Lupin III: Voyage to Danger, originally released as Orders to Assassinate Lupin note , is the fifth entry in the Lupin III Yearly Specials, a series of Made For TV Movies produced by TMS Entertainment and NTV. Released in 1994, it was the first special not to be directed by Osamu Dezaki; duties were instead handed over to Masaaki Osumi, who directed the first seven episodes of the first TV series before it was revamped to be Lighter and Softer in tone.
The inevitable has happened. After losing so much to Lupin, Zenigata has been taken off the Lupin case by ICPO. Feeling bad for the poor man, Lupin decides to help Zenigata on his latest case to capture a terrorist group known as Shot Shell, in hopes of him getting back on the case. To lure them out, Lupin gets his crew together to steal a Russian submarine. They also kidnap a scientist named Karen Korinsky to operate the sub, who has a mysterious connection to Jigen's past.
The crew better be careful, though. Keith Haydan, the new guy in charge of the Lupin case, is hot on their tail, and unlike Zenigata, he's more than happy to kill all of them.
Complete spoilers below — don't read further if you don't want to know how this caper turns out!
This TV movie features examples of:
- Brick Joke: The Middle Eastern arms dealer pranks Lupin with a prosthetic hand. At the very end, Lupin uses that same prosthetic hand to escape when Zenigata tries to arrest him.
- Cartwright Curse: Karen develops feelings for Jigen in spite of herself. So naturally, the climax sees her dying in Jigen's arms.
- Coming in Hot: Lupin begins the final assault on Shell Shot by dropping homemade bombs from a cargo plane. When the plane runs out of fuel (presumably because he used all the fuel to make bombs) he just parachutes out and lets the plane crash into a weapons factory.
- Chekhov's Gun: The explosive bubblegum introduced by the Middle Eastern arms dealer shows up later, when Lupin uses it to escape from a bunch of Shot Shell mooks.
- Dating Catwoman: Karen quickly develops feelings for Jigen, which conflicts with her plan to kill him to avenge her father. Jigen apparently feels for Karen as well, so much that he's willing to let her kill him.
- Diabolical Mastermind: Jean-Claude, the head of Shot Shell, is very much a villain the James Bond style. He's got a secret base on a remote Pacific island, a small army of mooks, and advanced hologram technology.
- Dirty Cop: Turns out Keith is in league with the arms dealers.
- Drowning My Sorrows: The movie opens with Zenigata meeting Lupin and Jigen alone to tell them he's been taken off the case. Utterly forlorn, he pulls several bottles of hard liquor out of his coat and starts drinking, then invites Lupin and Jigen to join in.
- Enemy Mine: Lupin decides to help Zenigata take down Shot Shell—partly because he sees an opportunity to rob Shot Shell blind, and partly because he wants Zenigata to get his old job back (since his replacement is much more dangerous).
- False Flag Operation: Jean-Claude confesses to Fujiko that Shot Shell's agents are embedded all over the world, in order to provoke more conflicts and wars, ensuring Shot Shell always has more customers.
- Friendly Enemy: Zenigata views Lupin as this in the beginning of the movie. After overhearing Lupin telling Jigen how he plans to help in his case on Shot Shell, Zenigata gets emotionally moved to the point of tears that he bawls on him, with Lupin telling him he's trying to drive.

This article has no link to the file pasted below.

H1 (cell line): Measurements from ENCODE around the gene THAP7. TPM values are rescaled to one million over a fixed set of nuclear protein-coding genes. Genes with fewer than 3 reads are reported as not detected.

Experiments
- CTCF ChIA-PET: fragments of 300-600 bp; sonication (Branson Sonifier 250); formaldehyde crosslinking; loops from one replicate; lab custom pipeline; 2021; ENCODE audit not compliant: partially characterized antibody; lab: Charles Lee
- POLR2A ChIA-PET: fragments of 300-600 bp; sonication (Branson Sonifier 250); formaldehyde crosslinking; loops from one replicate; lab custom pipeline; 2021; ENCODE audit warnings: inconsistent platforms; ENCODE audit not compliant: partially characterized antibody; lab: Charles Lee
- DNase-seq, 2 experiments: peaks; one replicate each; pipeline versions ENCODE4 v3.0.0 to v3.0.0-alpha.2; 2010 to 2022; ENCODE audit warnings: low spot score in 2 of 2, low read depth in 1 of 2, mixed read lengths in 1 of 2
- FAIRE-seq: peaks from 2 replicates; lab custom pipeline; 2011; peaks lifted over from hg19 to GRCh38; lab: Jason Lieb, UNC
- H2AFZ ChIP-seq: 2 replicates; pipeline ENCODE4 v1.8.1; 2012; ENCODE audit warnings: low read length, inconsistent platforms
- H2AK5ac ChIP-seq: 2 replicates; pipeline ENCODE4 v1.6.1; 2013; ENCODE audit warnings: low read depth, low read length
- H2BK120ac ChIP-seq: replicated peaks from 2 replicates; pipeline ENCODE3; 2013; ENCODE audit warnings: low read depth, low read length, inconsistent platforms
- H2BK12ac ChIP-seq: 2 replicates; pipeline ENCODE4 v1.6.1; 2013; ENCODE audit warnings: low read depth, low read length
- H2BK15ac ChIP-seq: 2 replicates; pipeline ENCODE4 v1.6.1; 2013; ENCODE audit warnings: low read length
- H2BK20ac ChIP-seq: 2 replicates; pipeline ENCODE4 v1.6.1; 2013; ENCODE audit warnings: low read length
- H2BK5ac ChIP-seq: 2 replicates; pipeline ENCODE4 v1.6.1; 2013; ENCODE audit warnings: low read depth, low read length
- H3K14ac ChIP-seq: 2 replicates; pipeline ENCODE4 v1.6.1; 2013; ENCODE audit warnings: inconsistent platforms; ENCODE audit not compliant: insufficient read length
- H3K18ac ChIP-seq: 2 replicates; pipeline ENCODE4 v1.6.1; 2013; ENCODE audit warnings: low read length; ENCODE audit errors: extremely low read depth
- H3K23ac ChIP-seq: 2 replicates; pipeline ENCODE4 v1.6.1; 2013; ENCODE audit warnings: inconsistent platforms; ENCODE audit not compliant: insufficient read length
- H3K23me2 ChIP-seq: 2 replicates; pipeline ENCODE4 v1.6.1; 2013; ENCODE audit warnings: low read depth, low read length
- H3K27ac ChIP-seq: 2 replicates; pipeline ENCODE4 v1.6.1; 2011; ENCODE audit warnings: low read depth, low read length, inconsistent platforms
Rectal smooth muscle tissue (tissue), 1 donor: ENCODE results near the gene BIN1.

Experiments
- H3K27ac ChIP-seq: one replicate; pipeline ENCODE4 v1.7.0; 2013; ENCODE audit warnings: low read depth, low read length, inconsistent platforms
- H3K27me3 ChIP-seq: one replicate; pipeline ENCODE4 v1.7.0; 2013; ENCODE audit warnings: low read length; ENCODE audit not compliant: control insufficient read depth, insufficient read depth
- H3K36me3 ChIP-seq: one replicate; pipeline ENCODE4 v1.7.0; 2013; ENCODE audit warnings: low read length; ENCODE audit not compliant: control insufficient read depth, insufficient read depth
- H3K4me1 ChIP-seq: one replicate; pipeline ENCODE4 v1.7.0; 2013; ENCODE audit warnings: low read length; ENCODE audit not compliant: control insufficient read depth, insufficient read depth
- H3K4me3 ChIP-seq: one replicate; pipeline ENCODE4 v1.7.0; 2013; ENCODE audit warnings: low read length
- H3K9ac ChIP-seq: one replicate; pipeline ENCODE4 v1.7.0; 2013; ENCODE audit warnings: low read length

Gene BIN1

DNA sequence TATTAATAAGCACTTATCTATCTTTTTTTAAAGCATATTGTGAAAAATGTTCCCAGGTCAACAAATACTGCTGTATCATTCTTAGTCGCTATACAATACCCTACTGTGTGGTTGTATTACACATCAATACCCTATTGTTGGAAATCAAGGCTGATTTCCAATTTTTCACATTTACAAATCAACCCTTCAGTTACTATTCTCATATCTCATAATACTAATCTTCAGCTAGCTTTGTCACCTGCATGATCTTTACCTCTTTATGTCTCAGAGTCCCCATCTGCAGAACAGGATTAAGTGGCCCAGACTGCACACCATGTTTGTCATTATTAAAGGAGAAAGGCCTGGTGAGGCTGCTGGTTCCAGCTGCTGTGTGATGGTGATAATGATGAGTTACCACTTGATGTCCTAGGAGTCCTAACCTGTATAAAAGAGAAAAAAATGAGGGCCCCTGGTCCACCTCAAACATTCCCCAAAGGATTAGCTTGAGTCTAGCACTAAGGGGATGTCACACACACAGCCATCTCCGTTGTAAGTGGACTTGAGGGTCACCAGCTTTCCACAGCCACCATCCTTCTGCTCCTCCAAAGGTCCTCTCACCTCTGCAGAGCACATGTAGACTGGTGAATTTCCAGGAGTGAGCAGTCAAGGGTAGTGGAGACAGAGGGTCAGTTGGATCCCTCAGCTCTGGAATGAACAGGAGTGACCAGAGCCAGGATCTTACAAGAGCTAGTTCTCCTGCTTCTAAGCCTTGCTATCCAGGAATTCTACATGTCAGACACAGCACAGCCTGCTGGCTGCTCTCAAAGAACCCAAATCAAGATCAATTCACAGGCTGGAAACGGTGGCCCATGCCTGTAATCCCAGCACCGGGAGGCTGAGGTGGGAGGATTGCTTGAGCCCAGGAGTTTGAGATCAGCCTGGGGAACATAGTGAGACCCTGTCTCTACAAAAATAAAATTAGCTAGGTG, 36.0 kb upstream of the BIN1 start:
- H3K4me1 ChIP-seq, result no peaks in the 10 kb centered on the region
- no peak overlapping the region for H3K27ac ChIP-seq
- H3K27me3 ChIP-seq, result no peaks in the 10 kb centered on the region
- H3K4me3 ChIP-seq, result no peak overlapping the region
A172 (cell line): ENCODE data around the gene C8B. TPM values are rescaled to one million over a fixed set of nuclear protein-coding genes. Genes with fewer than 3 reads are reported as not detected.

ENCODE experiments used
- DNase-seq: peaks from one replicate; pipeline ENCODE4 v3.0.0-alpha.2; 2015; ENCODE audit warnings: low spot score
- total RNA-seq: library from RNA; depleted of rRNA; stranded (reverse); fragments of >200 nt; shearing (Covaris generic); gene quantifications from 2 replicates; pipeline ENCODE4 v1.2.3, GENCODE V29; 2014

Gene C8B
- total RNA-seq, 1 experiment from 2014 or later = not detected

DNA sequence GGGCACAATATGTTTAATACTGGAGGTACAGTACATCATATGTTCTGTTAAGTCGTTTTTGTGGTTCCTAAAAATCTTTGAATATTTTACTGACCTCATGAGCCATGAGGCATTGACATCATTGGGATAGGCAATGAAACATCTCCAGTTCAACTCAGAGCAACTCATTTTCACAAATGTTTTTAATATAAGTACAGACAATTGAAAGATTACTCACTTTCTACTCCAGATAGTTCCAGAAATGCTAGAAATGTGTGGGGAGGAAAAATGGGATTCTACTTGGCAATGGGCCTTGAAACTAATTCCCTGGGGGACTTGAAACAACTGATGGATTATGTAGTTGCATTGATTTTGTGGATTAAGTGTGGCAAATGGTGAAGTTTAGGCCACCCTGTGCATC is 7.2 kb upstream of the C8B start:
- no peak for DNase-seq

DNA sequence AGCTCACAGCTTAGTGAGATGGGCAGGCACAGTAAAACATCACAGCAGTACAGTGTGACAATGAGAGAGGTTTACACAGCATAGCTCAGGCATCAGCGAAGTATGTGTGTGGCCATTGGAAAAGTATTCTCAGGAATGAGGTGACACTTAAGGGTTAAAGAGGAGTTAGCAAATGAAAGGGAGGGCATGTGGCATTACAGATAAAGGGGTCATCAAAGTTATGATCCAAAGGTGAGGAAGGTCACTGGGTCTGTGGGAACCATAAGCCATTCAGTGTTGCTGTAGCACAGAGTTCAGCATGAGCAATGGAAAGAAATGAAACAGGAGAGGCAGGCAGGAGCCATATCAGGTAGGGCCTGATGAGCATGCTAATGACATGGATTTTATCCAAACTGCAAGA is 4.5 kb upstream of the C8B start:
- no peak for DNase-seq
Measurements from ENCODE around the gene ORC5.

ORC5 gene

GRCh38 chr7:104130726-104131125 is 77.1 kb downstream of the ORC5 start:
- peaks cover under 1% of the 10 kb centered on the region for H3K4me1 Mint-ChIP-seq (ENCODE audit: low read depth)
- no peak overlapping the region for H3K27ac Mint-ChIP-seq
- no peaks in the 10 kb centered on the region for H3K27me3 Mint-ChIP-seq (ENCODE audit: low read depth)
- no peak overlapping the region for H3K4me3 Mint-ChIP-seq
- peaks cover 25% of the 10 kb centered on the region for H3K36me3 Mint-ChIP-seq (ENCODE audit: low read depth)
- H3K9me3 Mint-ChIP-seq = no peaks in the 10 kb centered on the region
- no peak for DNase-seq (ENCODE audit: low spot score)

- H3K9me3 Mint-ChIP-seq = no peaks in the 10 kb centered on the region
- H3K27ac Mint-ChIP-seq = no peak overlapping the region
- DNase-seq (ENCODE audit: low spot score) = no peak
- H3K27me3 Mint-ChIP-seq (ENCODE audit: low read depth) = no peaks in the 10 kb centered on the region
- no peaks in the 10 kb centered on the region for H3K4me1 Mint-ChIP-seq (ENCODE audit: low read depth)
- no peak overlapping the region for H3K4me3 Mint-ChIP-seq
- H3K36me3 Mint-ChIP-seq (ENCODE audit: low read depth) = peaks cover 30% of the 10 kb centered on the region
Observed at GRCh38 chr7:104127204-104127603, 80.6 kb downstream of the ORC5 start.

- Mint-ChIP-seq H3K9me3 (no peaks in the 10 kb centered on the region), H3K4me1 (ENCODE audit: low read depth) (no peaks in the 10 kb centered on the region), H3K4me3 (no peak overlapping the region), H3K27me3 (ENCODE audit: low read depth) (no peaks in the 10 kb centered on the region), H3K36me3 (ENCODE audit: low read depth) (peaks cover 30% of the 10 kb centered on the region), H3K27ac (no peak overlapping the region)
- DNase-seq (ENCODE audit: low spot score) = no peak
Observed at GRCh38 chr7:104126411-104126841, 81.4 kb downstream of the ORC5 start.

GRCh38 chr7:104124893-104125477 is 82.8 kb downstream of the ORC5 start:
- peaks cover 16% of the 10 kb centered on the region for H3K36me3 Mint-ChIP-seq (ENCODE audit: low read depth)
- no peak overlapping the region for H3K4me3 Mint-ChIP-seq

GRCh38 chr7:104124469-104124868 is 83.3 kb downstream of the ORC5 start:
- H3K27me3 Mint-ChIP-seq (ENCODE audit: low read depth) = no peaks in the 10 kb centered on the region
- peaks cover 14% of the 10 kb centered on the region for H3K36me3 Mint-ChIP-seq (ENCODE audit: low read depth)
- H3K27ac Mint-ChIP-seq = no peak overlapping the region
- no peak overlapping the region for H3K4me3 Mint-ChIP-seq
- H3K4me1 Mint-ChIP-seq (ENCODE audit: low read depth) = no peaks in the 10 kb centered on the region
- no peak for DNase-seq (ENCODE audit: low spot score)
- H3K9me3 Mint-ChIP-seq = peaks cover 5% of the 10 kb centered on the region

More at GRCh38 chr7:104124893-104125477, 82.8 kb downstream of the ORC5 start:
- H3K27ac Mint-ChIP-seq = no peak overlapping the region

- Hologram: When Jean-Claude pulls his sudden but inevitable betrayal, Lupin tries to escape from the Shot Shell mooks by pointing a gun at Jean-Claude. But he just laughs and encourages Lupin to shoot—because he isn't in the room at all. Lupin had been talking to a hologram for the whole scene.
- Nice Job Fixing It, Villain!: Twice, Karen has Jigen in her gunsights, prepared to kill him—only for Keith Haydan to show up, guns a-blazing, and distract Karen long enough for Jigen to escape.
- No Man Should Have This Power: Karen insists on disarming all the nuclear warheads in the Russian sub, and Lupin's gang readily agrees with her. At the climax, the whole gang agrees to blow up the sub just to make sure those nukes never fall into the wrong hands, even though they think the money from the heist is still aboard.
- Once More, with Clarity!: First, a flashback shows Karen's memory of the time Jigen gunned down her father. Later, Jigen explains his side of the story, prompting a more detailed flashback: the elder Korinsky was Jigen's partner, who betrayed him after completing a job. Jigen killed him in self-defense.
- The Only One Allowed to Defeat You: Karen argues with Keith that she should get to kill Jigen, in order to avenge her father.
- Rasputinian Death: Keith Hayden gets shot by Jigen and appears to die. Then he gets back up, at which point Jigen, Lupin, and Karen all shoot him multiple times. Even after that, he tries to get up again, only for Lupin to finally kill him with a headshot.
- Reports of My Death Were Greatly Exaggerated: Goemon and Jigen both apparently get killed by Keith: Goemon was stabbed and fell into the ocean, while Jigen was trapped in an exploding hut. Naturally, both of them actually survive. Goemon deflected the knife so it was Only a Flesh Wound, and Jigen escaped through a tunnel just before the explosion.
- Villainous Crush: As part of Lupin's scheme, Fujiko puts the moves on Jean-Claude, and the guy completely falls for her.
- You Killed My Father: Years ago, Jigen killed Karen Korinsky's father (to be fair, it was in self-defense). Naturally, she wants to kill Jigen as revenge.